Today’s unsavory public restroom moment is brought to you by Skate City.

This weekend we had the pleasure of attending a seven year old’s birthday party at the aforementioned roller skating rink. Upon hearing that the party would take place at the scene of such childhood nostalgia, I felt a tad bit giddy. A skating rink! When was the last time I had been to one of those? For sure not since the early nineties.

Begin flashback: the gawky brunette whose bony ankles appear that they may not be able to support her own weight dons a pair of rollerskates. She peers eagerly through her gigantic glasses around the dimly lit rink, dreaming of the perfect boy to hold hands with during the couples skate. Flicking a piece of her heinously permed mall bangs out of her eyes, she sighs and resigns herself to the fact that this, like all other couples skates, will be a song that she sits out.

Another treasure.

Well, hell! Why exactly did I want to return to the scene of such painful memories? Perhaps to rewrite history. “Hey, hubby!” I whispered excitedly. “Let’s pretend we’re early adolescents and hold hands while we skate to the slow songs! Maybe we can even make out a little!”

He did not seem impressed or inspired by this suggestion. Stick in the mud.

As it turns out, we actually argued calmly debated which of us would accompany our uncoordinated six year old onto the skating rink floor. Our key points included which one of us would be more badly injured when the inevitable fall took place.

 When we witnessed exactly how much of a disaster our daughter was on skates, (picture the scene when Bambi first stands up and her limbs are splaying out) Shawn went up to the front desk to procure a tripod of sorts made out of PVC pipe. It looked like a walker with wheels.

By the time he returned, Izzy had already endured enough, following one of her pal’s fathers around the rink, clinging desperately to the wall. Roller skating attempt #1 complete. Neither of us had to put on a pair of skates.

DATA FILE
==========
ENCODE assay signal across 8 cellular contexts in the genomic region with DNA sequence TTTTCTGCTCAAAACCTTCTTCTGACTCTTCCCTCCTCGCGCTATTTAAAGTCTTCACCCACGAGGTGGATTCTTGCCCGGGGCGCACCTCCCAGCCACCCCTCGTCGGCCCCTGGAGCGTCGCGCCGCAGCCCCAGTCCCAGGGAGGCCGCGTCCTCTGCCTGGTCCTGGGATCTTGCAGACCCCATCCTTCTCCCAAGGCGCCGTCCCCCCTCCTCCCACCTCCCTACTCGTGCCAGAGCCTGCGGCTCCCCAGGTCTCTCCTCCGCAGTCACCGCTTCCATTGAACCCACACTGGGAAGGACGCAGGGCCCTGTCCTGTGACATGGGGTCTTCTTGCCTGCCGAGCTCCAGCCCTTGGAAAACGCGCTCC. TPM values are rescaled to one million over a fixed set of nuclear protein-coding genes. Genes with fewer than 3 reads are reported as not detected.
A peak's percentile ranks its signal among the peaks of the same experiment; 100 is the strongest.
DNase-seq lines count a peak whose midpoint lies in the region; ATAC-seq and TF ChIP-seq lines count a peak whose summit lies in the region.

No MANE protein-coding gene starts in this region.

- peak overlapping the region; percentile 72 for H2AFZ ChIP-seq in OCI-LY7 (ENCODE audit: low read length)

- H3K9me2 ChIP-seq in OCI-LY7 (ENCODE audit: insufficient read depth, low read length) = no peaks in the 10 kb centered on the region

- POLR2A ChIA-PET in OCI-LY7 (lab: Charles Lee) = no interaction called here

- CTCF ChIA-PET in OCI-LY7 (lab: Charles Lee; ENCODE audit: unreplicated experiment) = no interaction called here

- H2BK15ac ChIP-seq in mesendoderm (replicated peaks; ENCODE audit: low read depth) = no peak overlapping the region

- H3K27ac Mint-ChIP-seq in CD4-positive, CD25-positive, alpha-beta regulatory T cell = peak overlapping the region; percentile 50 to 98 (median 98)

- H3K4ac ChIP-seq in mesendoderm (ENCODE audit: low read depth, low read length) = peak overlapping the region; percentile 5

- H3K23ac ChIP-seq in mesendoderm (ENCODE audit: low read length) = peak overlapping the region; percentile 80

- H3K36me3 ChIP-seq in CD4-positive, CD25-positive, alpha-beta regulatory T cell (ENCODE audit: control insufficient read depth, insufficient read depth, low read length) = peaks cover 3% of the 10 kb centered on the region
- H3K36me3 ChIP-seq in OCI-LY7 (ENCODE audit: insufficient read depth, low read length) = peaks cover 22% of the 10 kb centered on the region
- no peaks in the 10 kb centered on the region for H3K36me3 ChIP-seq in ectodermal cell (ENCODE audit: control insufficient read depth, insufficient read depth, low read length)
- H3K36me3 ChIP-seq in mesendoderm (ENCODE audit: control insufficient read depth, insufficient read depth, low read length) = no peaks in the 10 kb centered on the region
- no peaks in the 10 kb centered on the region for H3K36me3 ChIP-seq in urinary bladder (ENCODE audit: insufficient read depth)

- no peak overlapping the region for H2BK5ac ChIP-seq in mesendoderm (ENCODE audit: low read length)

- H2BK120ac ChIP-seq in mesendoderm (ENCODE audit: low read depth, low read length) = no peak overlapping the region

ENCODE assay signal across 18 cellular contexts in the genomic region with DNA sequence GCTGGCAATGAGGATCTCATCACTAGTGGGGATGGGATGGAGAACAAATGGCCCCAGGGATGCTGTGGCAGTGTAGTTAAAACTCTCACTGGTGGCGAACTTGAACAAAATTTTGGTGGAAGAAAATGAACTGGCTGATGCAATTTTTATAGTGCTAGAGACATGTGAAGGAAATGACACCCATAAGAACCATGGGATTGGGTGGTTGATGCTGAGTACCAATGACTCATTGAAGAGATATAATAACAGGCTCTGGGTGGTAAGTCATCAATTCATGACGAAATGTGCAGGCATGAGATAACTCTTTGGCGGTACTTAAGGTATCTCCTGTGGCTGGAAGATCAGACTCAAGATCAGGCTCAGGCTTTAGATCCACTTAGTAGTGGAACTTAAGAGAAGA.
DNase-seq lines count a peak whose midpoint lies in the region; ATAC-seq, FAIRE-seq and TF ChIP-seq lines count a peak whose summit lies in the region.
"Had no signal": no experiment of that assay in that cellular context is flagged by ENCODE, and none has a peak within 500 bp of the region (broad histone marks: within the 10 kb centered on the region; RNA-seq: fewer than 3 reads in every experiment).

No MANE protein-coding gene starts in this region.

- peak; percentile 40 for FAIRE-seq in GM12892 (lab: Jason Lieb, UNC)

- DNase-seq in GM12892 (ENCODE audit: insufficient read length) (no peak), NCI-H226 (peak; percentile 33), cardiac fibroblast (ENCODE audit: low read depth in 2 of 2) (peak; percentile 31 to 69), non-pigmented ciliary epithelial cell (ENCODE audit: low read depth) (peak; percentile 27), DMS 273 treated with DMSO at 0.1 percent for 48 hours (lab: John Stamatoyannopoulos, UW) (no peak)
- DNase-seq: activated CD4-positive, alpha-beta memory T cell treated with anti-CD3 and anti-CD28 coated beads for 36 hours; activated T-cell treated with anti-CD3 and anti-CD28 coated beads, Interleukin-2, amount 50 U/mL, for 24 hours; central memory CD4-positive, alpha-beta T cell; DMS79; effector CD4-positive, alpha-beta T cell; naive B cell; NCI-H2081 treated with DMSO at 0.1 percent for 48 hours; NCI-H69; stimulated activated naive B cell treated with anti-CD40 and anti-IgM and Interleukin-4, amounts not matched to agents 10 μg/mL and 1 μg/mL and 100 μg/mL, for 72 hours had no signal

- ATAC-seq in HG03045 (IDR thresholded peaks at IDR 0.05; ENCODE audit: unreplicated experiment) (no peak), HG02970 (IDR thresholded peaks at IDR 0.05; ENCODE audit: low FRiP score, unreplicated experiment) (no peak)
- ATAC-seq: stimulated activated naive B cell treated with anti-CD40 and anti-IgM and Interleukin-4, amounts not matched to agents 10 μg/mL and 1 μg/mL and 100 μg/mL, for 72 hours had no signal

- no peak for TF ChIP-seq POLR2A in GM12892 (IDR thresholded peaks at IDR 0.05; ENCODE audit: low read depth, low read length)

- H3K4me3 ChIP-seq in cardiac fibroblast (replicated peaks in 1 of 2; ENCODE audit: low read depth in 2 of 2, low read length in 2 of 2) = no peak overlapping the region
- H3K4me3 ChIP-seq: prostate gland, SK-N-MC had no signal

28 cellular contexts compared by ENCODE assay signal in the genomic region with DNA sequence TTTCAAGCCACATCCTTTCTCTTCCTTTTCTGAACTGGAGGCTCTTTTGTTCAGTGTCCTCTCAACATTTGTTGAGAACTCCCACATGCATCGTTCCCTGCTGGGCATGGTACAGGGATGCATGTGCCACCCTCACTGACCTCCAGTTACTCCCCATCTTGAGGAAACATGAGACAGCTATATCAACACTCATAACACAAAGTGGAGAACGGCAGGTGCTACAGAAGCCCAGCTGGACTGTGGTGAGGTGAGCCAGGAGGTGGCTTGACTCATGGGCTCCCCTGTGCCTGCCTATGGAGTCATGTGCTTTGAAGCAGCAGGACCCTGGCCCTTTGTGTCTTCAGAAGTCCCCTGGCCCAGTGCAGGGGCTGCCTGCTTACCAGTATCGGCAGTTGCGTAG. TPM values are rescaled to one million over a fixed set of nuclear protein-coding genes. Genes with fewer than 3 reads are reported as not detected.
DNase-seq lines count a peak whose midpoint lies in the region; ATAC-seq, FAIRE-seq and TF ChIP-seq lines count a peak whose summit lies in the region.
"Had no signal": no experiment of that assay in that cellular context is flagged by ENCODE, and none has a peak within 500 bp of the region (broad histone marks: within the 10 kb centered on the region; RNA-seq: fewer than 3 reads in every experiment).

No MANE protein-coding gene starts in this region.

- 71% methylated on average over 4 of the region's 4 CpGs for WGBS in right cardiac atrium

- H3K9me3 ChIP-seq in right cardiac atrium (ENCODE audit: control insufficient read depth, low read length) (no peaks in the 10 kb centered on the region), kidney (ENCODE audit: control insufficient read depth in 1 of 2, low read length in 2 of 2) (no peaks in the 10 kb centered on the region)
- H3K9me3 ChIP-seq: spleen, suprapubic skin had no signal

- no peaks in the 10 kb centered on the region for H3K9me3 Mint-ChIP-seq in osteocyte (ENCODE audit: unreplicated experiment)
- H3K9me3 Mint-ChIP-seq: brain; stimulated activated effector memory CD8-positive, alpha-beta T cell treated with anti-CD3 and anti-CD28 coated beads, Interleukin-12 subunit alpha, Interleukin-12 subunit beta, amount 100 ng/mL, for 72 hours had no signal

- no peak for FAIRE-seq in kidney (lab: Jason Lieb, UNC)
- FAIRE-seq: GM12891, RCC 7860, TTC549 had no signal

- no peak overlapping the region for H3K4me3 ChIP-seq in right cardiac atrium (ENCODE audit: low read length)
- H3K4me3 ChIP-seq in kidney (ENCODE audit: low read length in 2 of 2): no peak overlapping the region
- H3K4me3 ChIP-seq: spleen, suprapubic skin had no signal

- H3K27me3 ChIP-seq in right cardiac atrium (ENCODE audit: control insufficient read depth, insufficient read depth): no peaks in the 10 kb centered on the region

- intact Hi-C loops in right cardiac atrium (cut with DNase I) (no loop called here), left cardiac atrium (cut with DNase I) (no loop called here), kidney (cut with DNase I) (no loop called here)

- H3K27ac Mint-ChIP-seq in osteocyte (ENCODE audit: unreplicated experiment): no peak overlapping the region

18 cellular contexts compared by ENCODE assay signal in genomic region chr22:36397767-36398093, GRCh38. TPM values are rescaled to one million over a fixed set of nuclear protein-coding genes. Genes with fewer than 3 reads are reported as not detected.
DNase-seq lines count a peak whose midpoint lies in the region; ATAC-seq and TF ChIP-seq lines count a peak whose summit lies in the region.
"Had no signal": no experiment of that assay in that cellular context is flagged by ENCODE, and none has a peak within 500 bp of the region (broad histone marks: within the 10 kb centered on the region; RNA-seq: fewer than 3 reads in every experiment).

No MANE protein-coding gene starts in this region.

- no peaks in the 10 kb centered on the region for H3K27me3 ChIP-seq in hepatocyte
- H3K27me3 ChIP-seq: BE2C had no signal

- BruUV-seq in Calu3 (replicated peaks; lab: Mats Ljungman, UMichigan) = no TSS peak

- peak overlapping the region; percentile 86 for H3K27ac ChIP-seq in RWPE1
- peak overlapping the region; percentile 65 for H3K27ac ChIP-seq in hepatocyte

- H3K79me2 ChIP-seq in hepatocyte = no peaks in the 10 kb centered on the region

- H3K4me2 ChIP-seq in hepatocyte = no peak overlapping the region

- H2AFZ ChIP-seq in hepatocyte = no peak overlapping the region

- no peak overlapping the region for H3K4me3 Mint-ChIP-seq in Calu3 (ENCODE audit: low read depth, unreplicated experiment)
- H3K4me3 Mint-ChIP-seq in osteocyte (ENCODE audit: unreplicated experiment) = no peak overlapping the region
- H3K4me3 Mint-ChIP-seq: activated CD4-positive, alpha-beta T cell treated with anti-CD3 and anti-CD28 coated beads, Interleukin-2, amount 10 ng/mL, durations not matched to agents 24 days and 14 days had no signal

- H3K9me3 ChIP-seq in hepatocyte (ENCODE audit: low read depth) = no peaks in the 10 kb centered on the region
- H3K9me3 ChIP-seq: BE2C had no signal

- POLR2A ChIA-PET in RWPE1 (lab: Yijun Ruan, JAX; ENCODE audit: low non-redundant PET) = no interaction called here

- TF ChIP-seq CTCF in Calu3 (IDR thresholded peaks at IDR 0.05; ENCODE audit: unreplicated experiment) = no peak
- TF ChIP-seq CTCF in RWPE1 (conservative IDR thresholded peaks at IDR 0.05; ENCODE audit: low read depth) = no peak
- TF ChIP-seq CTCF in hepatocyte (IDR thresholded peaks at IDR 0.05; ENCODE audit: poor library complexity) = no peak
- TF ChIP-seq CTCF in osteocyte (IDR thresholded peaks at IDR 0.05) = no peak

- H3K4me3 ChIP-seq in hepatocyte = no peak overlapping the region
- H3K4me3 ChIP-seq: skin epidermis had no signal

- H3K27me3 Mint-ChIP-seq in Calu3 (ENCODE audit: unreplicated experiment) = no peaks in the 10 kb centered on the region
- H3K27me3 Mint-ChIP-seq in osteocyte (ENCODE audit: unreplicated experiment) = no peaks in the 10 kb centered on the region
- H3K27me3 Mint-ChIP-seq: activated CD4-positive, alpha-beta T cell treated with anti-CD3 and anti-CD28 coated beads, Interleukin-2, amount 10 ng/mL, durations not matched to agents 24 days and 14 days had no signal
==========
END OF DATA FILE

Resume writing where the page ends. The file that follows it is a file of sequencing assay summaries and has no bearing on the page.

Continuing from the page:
At this point I needed to use the bathroom, and suggested that Izzy, now free of skates, come with me. I asked her pal Hannah if she wanted to join us, figuring she would decline, but she surprised us by tagging along. (Why do children never want to go to the bathroom when their own parents ask? I guess the enjoyment of girls going to the restroom in packs starts early.)

As we headed away from the rink, we picked up yet another pal, Emma, who had just bit the dust on her skates and was still sniffing back tears. “Are you sure you want to take her?” her mom asked hesitantly. “She’s got her skates on and it will probably be slippery in there.”

I waved my hand dismissively, up to the challenge, and walked into the unpleasant fluorescent glow of one of the stickiest, most disgusting restrooms I have ever seen. I focused my attention on Emma, unwieldy on her rollerskates, and helped her into the stall.

As luck would have it, she was wearing a leotard, and I had to help her strip while also trying to keep her from losing her balance and getting a concussion on the toilet. This was no small feat.

At that moment my daughter called out to me, “Hey Mommy, this toilet doesn’t have a seat!” I realized I had neglected to even notice how my own child was faring. Isn’t it funny how when you have other people’s kids in your care, the welfare of your actual offspring takes a backseat? If somebody has to get hurt, dirty, neglected, or reprimanded, it’s going to be your kid, by God! Wouldn’t want to damage your stellar playdate hosting reputation! (Or would you….?)

At any rate, as Emma was safely secured on her nasty toilet seat, I had the opportunity to glance over at Izzy and assess the “no toilet seat” situation.

She was correct. In fact, not only was there no toilet seat, there was also no stall door. What there was was a giant “OUT OF ORDER” sign placed squarely over the toilet. Even a non reader would have taken pause before resting their hiney cheeks on that disfigured toilet. Not Izzy- she dangled precariously on the seat-less toilet, happily peeing away!

Once you get out of diapers, be prepared for a parade of public restrooms. Yuck.

I may have actually refrained from swearing, and I hastily directed Izzy to wipe and vacate the premises. “Don’t flush- let’s just go!” I said hurriedly, hauling Emma’s sprawling form out of her stall. I ushered my ungainly charges out of the bathroom, after, of course, a good thorough handwashing.

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